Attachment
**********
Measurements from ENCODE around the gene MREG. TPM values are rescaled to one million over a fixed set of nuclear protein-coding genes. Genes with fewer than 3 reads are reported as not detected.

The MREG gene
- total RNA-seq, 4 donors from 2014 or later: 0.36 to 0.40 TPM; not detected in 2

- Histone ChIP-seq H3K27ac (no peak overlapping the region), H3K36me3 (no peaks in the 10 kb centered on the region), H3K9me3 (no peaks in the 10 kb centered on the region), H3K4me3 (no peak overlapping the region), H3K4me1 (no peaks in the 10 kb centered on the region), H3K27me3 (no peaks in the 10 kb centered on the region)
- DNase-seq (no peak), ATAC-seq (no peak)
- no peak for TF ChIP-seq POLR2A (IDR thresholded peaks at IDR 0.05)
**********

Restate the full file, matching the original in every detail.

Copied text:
Measurements from ENCODE around the gene MREG. TPM values are rescaled to one million over a fixed set of nuclear protein-coding genes. Genes with fewer than 3 reads are reported as not detected.

The MREG gene
- total RNA-seq, 4 donors from 2014 or later: 0.36 to 0.40 TPM; not detected in 2

- Histone ChIP-seq H3K27ac (no peak overlapping the region), H3K36me3 (no peaks in the 10 kb centered on the region), H3K9me3 (no peaks in the 10 kb centered on the region), H3K4me3 (no peak overlapping the region), H3K4me1 (no peaks in the 10 kb centered on the region), H3K27me3 (no peaks in the 10 kb centered on the region)
- DNase-seq (no peak), ATAC-seq (no peak)
- no peak for TF ChIP-seq POLR2A (IDR thresholded peaks at IDR 0.05)